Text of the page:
Happy New Year!! It is so nice to have 2020 behind us. Let us hope that 2021 is not at all like 2020. I hope all of you are staying healthy and have gotten through or stayed healthy despite this pandemic.
As we move into 2021, I would like to share that we at Hill County Electric (HCE) are still focused on bringing our members power and making sure the services you purchase from HCE continue to be reliable at a low rate.
We hear a lot about the “green new deal” and renewable energy alternatives to carbon producing generation. HCE obtains much of our energy from the Western Area Power Authority or WAPA. WAPA provides energy to us via 100% Hydro. Hydro means the power we receive comes from already established dams across Montana, Wyoming, and Colorado.
The remaining energy comes from Basin Electric Power Cooperative (Basin), a cooperative that HCE belongs to through our Generation & Transmission cooperative, Central Montana Electric Power Cooperative. Basin is currently producing their energy with 40% coal, 25% wind, 19% natural gas, 7% market purchases, 5% hydro, 3% oil/diesel/jet fuel and the remainder by recovered energy.
To give you an idea just how far Basin has diversified since the year 2000, when they were 85% coal, 11% hydro and 4% oil/diesel/jet fuel. The reason for hydro dropping from 11% to 5% is because the demand on Basin has increased and there are no new dams being built. In 2000, Basin produced 2,839 megawatts of capacity and in 2020, they produced 7,003 megawatts of capacity. They also announced a new 203 megawatts of solar that will be added to the total capacity of Basin.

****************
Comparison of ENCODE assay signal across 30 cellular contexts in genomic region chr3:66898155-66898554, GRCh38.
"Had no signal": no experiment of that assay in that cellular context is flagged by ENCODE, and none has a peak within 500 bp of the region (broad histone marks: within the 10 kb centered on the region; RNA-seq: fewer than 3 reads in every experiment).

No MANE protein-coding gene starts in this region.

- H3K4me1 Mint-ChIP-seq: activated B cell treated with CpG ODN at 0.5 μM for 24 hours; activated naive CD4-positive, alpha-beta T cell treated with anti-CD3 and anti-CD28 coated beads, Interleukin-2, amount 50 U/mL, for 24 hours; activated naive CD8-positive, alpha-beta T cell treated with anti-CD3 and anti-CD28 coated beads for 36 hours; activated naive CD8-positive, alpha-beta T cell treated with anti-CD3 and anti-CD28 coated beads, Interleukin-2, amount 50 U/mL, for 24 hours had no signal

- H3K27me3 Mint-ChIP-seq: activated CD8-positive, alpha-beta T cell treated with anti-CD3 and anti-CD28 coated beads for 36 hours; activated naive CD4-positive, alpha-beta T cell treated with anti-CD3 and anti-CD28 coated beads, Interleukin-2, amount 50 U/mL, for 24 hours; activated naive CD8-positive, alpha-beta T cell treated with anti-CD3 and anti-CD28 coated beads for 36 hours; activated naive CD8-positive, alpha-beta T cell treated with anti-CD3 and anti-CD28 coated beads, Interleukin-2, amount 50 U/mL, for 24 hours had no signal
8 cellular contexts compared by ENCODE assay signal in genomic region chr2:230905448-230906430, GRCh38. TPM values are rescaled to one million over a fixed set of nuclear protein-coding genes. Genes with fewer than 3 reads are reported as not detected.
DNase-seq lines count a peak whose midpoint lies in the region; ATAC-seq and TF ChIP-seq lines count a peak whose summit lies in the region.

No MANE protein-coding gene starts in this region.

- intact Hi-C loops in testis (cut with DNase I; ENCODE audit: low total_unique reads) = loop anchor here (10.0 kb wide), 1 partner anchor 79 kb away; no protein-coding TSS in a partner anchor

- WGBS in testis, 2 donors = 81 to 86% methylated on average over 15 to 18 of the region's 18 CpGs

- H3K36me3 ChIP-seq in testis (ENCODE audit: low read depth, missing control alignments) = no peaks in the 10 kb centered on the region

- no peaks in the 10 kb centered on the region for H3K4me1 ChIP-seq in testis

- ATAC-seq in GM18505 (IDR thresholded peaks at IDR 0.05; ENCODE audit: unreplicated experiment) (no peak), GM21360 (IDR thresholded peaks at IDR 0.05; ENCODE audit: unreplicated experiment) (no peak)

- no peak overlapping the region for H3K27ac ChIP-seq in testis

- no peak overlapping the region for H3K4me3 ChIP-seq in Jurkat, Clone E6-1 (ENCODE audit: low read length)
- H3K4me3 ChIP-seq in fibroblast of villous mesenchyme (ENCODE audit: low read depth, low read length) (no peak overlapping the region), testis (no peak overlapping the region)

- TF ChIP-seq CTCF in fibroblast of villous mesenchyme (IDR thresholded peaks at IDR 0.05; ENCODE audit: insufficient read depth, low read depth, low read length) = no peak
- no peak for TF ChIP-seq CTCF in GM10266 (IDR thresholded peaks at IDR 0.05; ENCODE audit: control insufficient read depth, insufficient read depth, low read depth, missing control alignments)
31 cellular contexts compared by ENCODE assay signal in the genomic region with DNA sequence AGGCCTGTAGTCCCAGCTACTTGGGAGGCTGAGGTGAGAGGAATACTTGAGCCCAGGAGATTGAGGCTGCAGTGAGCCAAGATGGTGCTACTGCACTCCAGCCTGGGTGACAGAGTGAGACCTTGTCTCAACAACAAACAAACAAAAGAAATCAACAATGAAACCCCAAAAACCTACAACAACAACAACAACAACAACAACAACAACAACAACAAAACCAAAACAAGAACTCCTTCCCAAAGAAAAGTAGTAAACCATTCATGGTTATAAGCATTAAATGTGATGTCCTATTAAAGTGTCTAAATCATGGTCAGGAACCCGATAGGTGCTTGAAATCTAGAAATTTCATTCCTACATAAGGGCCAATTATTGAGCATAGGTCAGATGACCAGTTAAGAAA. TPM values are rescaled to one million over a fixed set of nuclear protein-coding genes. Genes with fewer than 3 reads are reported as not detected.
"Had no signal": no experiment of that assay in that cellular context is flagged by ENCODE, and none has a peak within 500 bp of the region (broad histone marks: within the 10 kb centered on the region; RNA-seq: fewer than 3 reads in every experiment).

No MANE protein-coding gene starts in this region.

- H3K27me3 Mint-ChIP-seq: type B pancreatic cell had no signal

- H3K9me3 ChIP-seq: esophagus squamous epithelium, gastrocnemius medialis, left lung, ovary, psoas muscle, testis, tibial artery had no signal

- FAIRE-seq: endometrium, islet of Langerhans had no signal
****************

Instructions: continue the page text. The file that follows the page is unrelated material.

Basin is also working on a carbon capture project for coal plants at its Dry Forks Station in Wyoming. If it proves to be successful, it very well could be a game changer for coal in the future. As we look at the idea of less carbon output and move forward to address the concerns of less carbon being released into the atmosphere, Basin may have an answer.
Some will say we must move to a “coal free world”; unfortunately, none of the current practices or the currently planned generation methods will be able to produce a coal free world. Here is what the 2019 energy generation output for the US was: 108 terawatt hours of solar, 303 terawatt hours of wind and for coal and natural gas it is 2,754 terawatt hours. To make up that dierence would require a projected use of 40% of America’s land mass, thousands of miles of new transmission lines and the total output of rare earth metals for the U.S. alone would have to increase the world’s output by an unachievable factor. I will not go too far into to global politics; however, China has procured the rights to over 80% of those rare earth minerals around the world. You can start to see what issues may arise if we continue to think that the U.S. has to use 100% renewable energy.
This is not to say that HCE is not interested in conservation of carbon released into the atmosphere, we are; however, also realistic as to what can be completed in the next few decades. We also understand our rates will go up over 200% if we were to move to an all-renewable energy supply. If that number seems too high, check, and see what California customers pay for power. They are not even at the 100% renewable energy delivery level yet. Germany is another good example; they pay on average $0.32 cents per KWH for residence rates versus HCE’s $0.1025 per KWH for residence rates.
To close this month’s message, I want to thank you all for working with us through 2020 and the mess that it was. Hopefully, 2021 will be a much, much, much better year. Stay safe and stay healthy